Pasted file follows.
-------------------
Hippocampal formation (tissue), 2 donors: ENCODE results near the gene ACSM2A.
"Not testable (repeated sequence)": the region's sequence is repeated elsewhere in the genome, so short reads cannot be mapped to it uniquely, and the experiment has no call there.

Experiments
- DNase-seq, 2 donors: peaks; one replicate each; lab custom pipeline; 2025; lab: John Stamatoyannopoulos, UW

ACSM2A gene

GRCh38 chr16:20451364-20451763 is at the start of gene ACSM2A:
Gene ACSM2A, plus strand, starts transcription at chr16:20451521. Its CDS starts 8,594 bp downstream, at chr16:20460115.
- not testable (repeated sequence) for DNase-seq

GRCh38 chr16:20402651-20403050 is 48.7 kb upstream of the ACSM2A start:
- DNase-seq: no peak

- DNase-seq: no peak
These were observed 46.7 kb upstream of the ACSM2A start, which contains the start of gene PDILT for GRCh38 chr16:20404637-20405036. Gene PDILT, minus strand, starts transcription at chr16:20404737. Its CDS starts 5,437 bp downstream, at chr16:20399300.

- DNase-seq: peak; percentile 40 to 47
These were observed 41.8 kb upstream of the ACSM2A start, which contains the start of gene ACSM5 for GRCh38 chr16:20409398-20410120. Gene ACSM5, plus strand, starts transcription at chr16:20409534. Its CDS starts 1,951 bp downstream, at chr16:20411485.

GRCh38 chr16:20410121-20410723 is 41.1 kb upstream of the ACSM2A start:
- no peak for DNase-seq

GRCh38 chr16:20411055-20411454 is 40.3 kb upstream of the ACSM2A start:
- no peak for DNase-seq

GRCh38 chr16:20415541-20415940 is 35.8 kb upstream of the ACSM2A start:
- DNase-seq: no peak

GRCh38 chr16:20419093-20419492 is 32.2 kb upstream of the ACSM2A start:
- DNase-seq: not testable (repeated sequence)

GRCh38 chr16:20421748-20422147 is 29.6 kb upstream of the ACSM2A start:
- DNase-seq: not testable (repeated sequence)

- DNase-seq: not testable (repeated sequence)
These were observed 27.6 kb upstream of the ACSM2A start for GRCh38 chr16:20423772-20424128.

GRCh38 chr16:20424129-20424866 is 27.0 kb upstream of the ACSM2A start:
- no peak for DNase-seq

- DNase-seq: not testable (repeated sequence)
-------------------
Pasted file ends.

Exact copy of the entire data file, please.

Hippocampal formation (tissue), 2 donors: ENCODE results near the gene ACSM2A.
"Not testable (repeated sequence)": the region's sequence is repeated elsewhere in the genome, so short reads cannot be mapped to it uniquely, and the experiment has no call there.

Experiments
- DNase-seq, 2 donors: peaks; one replicate each; lab custom pipeline; 2025; lab: John Stamatoyannopoulos, UW

ACSM2A gene

GRCh38 chr16:20451364-20451763 is at the start of gene ACSM2A:
Gene ACSM2A, plus strand, starts transcription at chr16:20451521. Its CDS starts 8,594 bp downstream, at chr16:20460115.
- not testable (repeated sequence) for DNase-seq

GRCh38 chr16:20402651-20403050 is 48.7 kb upstream of the ACSM2A start:
- DNase-seq: no peak

- DNase-seq: no peak
These were observed 46.7 kb upstream of the ACSM2A start, which contains the start of gene PDILT for GRCh38 chr16:20404637-20405036. Gene PDILT, minus strand, starts transcription at chr16:20404737. Its CDS starts 5,437 bp downstream, at chr16:20399300.

- DNase-seq: peak; percentile 40 to 47
These were observed 41.8 kb upstream of the ACSM2A start, which contains the start of gene ACSM5 for GRCh38 chr16:20409398-20410120. Gene ACSM5, plus strand, starts transcription at chr16:20409534. Its CDS starts 1,951 bp downstream, at chr16:20411485.

GRCh38 chr16:20410121-20410723 is 41.1 kb upstream of the ACSM2A start:
- no peak for DNase-seq

GRCh38 chr16:20411055-20411454 is 40.3 kb upstream of the ACSM2A start:
- no peak for DNase-seq

GRCh38 chr16:20415541-20415940 is 35.8 kb upstream of the ACSM2A start:
- DNase-seq: no peak

GRCh38 chr16:20419093-20419492 is 32.2 kb upstream of the ACSM2A start:
- DNase-seq: not testable (repeated sequence)

GRCh38 chr16:20421748-20422147 is 29.6 kb upstream of the ACSM2A start:
- DNase-seq: not testable (repeated sequence)

- DNase-seq: not testable (repeated sequence)
These were observed 27.6 kb upstream of the ACSM2A start for GRCh38 chr16:20423772-20424128.

GRCh38 chr16:20424129-20424866 is 27.0 kb upstream of the ACSM2A start:
- no peak for DNase-seq

- DNase-seq: not testable (repeated sequence)